If astronauts need to grab some lunar ice on a future Artemis mission, that won’t be a problem from a legal perspective, says Rossana Deplano, a researcher at the University of Leicester in the UK who has extensively studied the Artemis Accords’ effect on international space law. “What the Outer Space Treaty allows is using resources if it’s in support of a scientific mission. The Artemis missions are by definition scientific missions, so there is nothing unlawful for the US or other international partners taking part,” she says.

But the treaty also says that space exploration should be carried out “for the benefit of all peoples.” NASA and the European Space Agency frequently award contracts to private companies, and some of them are participating in the Artemis program. If these companies have their own designs on the moon, that could create a legal gray area. At the moment, Deplano argues, there’s nothing to stop NASA partners like SpaceX or Blue Origin from developing technologies while using government investment funds, and then reusing those technologies separately—while using the moon’s extremely limited ice and desirable landing spots for their own commercial purposes. 

That means companies from nations with advanced space programs, like the US and its partners, could get a head start toward benefiting from moon exploration. “This is essentially a privileged environment, which would allow certain portions of the world to develop much faster than others—developing the technology and know-how which would allow the commercial exploitation of those resources,” Deplano says.

Aganaba also foresees a possible legal clash over private mining in the future. The Moon Agreement of 1979, which was negotiated at the UN and signed by 18 countries, beginning with mostly Latin American and Eastern European nations, puts more stringent limits on mining, stating that “the moon and its natural resources are the common heritage of mankind.” This perspective would complicate private companies’ efforts to extract and use those resources. The US and most major spacefaring nations didn’t sign the Moon Agreement—but Aganaba points out that it has a similar number of signatories to the Artemis Accords, so it’s hard to say which will carry more weight.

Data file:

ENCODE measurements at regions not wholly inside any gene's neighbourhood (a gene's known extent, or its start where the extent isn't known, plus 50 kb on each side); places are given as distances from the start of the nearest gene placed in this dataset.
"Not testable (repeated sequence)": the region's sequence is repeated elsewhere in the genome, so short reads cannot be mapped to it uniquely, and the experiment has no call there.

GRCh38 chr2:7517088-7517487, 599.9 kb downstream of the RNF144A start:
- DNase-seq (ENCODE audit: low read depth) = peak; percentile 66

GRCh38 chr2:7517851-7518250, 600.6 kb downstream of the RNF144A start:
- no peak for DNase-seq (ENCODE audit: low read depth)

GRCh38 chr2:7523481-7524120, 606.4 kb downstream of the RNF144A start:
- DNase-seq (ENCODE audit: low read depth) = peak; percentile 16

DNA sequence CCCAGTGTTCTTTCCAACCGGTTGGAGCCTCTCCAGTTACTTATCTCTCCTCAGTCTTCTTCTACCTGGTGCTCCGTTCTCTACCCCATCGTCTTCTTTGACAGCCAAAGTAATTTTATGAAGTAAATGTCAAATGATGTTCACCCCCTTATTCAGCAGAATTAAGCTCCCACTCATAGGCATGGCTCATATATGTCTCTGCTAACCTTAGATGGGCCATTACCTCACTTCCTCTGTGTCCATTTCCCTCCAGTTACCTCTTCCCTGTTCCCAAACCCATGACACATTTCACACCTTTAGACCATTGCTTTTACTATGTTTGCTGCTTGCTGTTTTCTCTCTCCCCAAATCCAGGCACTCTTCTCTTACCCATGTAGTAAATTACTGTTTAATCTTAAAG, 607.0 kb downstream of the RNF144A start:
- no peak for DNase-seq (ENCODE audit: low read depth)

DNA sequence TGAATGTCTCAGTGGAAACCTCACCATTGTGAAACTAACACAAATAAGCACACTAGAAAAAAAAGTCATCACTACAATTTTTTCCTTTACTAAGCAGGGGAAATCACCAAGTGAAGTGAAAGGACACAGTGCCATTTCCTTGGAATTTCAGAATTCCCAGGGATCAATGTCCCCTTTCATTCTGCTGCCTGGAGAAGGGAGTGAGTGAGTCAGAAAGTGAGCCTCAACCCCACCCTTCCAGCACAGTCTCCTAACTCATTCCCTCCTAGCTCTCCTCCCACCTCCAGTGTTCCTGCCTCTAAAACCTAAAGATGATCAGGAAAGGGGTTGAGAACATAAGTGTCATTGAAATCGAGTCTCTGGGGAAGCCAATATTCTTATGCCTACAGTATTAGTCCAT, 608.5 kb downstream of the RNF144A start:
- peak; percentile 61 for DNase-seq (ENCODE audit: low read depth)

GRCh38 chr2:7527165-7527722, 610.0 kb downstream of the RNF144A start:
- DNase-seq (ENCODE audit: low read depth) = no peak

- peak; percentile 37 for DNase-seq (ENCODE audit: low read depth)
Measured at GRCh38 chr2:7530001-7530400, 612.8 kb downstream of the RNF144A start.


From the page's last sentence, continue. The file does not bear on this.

Jessica West, a space security researcher at the research institute Project Ploughshares based in Waterloo, Ontario, will be watching how the Artemis Accords apply in practice when it comes to protecting the moon itself. The accords include a narrow definition of “heritage” sites to be preserved—specifically, Apollo-era landing sites, but not the lunar landscape. They also call for “sustainability” practices, which are limited to preventing more debris from accumulating in Earth orbit but not conserving space resources, West says. For example, they don’t prohibit anyone from entirely scouring a crater for ice, depriving future generations and less advanced space programs of a crucial resource, or visibly altering the appearance of the moon in the night sky. 

And the accords only apply the concept of global “benefits” to science, not to the profits a company might gain by, say, mining lunar ice. “What does it mean to have universal benefit, for things to benefit all humankind?” West asks. “That’s a broad principle, but it’s not dictated in practice. Traditionally, that has meant the sharing of scientific information, but it hasn’t meant financial benefits.”

While the Artemis Accords reflect the US’s current vision for the moon, it’s unclear how future international missions will play out, or whether concerns about inequality will grow, says Johnson, of the Aerospace Security Project. “There’s always this challenge of colonialism and first mover advantage,” she says. “Right now, wealthy countries have access to the moon and they are making the rules. There’s not a lot of equity there.”

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